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(116) Melyn (II)

Palingenesis. Rebirth—everybody wants it, for their nation or for themselves. The Christians say you just need to be washed in the blood of the lamb—sounds drastic. Probably not drastic enough. In reality, very few people are prepared to do what it takes to be reborn, either personally or as a society. Sure—they talk about it. They talk a lot—talk is cheap, talk is painless. They’re hustling, they’re building up to it—they’re getting round to it. Rebirth hurts.

It’s the same as with a fat person—the first few weeks when they begin to lose weight hurt; then, after a while, they cannot imagine how they lived any other way. First, they take the weight off—then, if they start to exercise as well, they feel “good pain”; the pain that strengthens, not just the pain that renews. It’s the first steps that hurt the most—afterwards, they cannot believe they lived any other way, seems inconceivable. Yet at the time, it feels like pain to take the sweetness away—the false sweetness.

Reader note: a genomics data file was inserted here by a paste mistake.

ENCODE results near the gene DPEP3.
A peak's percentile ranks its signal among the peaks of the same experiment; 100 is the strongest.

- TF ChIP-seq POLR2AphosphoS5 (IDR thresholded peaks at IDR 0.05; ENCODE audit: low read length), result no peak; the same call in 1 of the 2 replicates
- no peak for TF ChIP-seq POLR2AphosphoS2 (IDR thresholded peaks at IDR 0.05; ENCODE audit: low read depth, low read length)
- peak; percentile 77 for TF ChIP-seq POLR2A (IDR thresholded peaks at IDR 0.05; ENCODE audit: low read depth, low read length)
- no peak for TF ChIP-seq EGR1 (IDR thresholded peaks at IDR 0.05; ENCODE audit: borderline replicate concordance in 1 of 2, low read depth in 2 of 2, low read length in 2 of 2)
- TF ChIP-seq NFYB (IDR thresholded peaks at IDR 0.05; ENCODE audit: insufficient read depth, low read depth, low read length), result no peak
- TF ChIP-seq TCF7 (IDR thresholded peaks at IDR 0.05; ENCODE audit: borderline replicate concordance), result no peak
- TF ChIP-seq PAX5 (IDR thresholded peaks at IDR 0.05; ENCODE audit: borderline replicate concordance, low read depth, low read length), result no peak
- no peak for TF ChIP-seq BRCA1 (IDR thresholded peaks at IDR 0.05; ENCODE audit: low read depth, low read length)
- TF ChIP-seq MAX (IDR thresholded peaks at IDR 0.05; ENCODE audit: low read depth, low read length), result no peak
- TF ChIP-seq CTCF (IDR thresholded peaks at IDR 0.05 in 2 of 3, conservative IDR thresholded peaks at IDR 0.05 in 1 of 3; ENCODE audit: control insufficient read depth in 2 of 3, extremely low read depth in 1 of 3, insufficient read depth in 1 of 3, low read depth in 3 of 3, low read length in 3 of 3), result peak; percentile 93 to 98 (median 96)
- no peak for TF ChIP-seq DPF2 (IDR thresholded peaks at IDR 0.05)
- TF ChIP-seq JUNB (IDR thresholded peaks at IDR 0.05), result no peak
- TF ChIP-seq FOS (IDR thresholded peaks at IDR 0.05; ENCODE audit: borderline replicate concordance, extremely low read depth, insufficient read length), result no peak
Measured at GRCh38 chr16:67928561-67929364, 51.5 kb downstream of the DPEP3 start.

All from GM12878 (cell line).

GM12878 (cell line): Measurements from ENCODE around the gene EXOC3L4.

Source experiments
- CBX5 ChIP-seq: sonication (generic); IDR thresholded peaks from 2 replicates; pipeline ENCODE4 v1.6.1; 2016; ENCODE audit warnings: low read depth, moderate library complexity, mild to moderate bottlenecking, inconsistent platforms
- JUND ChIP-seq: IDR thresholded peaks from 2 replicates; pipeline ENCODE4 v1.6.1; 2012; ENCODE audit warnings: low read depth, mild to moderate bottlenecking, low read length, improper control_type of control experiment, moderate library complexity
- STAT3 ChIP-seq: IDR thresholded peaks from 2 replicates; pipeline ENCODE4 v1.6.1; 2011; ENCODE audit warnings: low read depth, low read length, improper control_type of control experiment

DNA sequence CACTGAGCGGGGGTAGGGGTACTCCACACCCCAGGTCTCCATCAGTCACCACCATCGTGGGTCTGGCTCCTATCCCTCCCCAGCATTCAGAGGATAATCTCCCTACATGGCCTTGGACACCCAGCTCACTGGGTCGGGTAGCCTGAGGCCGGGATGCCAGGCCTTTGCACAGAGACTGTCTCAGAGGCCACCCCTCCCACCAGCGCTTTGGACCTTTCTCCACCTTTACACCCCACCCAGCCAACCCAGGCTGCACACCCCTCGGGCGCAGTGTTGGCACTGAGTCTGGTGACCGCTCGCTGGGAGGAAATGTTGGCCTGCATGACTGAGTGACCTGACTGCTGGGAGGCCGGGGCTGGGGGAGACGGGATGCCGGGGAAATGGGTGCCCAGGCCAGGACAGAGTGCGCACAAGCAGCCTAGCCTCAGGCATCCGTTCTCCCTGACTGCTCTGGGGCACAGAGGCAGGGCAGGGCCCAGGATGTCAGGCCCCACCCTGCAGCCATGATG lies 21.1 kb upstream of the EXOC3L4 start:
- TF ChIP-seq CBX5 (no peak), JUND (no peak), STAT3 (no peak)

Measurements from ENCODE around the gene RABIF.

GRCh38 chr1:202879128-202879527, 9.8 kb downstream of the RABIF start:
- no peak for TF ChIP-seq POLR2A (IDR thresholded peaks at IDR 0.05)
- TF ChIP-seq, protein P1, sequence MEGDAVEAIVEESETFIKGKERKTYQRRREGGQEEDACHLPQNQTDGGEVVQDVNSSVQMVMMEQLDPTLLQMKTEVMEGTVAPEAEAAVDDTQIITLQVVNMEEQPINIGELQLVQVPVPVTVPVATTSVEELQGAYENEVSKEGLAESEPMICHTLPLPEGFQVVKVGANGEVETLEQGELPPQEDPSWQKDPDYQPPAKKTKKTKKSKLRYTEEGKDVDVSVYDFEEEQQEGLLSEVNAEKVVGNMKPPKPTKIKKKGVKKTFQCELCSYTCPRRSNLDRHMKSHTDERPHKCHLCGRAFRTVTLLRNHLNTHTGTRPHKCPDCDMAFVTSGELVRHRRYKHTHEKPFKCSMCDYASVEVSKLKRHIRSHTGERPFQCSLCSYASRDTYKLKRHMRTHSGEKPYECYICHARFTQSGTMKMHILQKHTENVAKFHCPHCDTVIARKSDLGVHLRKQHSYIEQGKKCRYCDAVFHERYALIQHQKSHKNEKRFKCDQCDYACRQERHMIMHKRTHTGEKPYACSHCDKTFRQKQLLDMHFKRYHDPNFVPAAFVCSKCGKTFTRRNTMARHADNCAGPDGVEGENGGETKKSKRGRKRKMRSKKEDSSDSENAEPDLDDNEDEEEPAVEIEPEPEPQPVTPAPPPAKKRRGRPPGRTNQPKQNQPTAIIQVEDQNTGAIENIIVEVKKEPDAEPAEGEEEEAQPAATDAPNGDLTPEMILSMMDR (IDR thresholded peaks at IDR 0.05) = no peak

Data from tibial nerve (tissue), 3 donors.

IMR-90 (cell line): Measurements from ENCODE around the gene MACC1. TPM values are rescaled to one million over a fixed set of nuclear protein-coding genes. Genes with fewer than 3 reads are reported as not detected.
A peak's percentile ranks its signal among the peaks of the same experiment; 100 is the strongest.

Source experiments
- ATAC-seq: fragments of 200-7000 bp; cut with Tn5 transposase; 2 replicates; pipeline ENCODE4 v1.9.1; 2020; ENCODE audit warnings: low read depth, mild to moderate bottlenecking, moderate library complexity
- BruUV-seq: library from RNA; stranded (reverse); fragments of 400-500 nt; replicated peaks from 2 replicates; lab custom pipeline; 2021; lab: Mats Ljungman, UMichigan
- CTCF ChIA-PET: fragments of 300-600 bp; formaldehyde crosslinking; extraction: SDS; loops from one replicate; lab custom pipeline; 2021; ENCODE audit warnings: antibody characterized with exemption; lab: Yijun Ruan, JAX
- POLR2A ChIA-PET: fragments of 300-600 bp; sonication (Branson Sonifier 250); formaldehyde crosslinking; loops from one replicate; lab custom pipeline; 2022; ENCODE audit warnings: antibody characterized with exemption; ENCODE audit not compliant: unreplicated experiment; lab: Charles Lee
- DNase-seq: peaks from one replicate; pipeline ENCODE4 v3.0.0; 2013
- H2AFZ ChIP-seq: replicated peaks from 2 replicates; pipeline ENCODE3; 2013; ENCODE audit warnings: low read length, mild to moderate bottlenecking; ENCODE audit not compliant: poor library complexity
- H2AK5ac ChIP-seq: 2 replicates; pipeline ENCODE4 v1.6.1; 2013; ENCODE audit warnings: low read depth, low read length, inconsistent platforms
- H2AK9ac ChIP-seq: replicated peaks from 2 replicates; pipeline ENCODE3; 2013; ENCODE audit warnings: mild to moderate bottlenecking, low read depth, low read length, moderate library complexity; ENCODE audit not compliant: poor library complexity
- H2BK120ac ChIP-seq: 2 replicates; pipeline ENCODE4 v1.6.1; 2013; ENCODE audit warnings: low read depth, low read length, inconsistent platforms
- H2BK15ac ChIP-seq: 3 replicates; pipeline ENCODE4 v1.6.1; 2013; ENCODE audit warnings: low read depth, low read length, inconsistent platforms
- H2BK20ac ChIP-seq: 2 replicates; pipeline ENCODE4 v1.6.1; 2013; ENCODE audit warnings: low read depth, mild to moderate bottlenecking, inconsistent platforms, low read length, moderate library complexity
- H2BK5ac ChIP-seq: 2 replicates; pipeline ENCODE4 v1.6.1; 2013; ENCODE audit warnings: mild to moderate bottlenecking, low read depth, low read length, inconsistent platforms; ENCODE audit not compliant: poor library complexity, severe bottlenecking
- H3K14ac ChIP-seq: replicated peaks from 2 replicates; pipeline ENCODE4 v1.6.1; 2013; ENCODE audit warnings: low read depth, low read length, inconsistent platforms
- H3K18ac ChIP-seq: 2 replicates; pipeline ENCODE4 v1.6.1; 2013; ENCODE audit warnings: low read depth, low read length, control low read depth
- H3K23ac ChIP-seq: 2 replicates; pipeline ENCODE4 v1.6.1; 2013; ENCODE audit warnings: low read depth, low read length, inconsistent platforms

Still, it’s easy to talk about—the diet, the gym, the national renewal. You know it’s going to hurt—actually, not for that long; for the equivalent of two weeks, not so bad—it’s just that first hump you have to get over. A lecture is futile: shame, bribery, exhortation—a shout in the ear. All useless. The change has to come from within; the person has to experience metanoia—a change of heart; just a small one, so terribly small—almost imperceptible, yet it’s there; and everything grows from that. Yet you cannot force it, you can only show the path to people—you can knock on a deaf man’s door forever, after all. Yet for most, it is all talk—most will not turn away from the lies; they will not even stop the little lies they tell day in and day out, yet they will still claim to seek to restore their nation.


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